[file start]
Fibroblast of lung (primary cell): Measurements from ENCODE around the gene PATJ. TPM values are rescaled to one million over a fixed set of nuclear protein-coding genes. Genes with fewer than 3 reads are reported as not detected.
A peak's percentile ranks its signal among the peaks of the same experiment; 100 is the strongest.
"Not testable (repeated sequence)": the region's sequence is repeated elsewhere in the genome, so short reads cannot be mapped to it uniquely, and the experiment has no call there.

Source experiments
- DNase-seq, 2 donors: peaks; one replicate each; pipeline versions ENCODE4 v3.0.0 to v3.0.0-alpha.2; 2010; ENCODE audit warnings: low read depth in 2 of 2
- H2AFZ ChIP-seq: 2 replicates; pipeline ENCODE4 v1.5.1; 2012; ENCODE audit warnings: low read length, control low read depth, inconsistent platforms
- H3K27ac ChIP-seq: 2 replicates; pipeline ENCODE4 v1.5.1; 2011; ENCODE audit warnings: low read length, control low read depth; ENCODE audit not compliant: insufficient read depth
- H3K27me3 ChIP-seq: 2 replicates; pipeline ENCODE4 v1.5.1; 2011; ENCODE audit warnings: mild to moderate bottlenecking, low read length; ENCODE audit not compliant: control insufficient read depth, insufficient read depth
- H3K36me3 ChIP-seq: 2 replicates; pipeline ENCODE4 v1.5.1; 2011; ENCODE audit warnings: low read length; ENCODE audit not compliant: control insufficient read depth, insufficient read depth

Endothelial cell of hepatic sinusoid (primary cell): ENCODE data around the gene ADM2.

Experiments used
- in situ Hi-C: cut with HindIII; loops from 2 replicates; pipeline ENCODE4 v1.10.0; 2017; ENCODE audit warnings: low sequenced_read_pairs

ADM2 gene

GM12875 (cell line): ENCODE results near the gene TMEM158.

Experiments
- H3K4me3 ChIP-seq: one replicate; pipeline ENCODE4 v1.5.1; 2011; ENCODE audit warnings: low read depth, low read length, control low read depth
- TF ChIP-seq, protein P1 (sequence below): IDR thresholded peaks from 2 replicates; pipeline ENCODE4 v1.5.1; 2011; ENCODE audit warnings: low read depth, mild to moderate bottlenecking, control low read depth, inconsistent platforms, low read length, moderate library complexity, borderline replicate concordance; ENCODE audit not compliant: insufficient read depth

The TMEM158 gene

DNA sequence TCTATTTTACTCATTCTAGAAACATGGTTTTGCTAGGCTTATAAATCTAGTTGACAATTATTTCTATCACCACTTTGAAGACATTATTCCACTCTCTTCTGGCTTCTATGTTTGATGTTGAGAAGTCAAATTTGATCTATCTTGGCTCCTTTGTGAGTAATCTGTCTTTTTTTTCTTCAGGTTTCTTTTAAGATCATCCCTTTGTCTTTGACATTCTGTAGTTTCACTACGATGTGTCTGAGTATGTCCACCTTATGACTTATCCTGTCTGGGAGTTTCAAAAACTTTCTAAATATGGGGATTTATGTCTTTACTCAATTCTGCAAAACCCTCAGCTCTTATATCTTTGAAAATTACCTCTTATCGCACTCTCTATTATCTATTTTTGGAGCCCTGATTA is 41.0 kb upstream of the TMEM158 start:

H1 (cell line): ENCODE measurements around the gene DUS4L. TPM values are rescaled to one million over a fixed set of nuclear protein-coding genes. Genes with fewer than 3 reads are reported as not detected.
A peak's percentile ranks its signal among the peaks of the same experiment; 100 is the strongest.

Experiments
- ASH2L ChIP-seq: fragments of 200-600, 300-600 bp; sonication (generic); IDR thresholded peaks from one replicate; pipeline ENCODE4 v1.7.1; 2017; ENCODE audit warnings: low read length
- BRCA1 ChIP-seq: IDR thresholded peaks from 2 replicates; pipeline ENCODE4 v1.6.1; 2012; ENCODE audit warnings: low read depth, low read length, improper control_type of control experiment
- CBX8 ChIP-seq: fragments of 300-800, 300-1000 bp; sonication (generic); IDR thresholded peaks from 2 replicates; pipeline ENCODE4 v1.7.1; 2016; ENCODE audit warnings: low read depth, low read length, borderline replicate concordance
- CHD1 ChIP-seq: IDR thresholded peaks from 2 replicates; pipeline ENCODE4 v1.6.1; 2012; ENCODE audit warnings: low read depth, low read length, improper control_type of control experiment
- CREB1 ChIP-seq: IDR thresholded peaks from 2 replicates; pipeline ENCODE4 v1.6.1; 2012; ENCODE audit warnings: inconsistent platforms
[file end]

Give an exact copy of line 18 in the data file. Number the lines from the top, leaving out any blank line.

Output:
The TMEM158 gene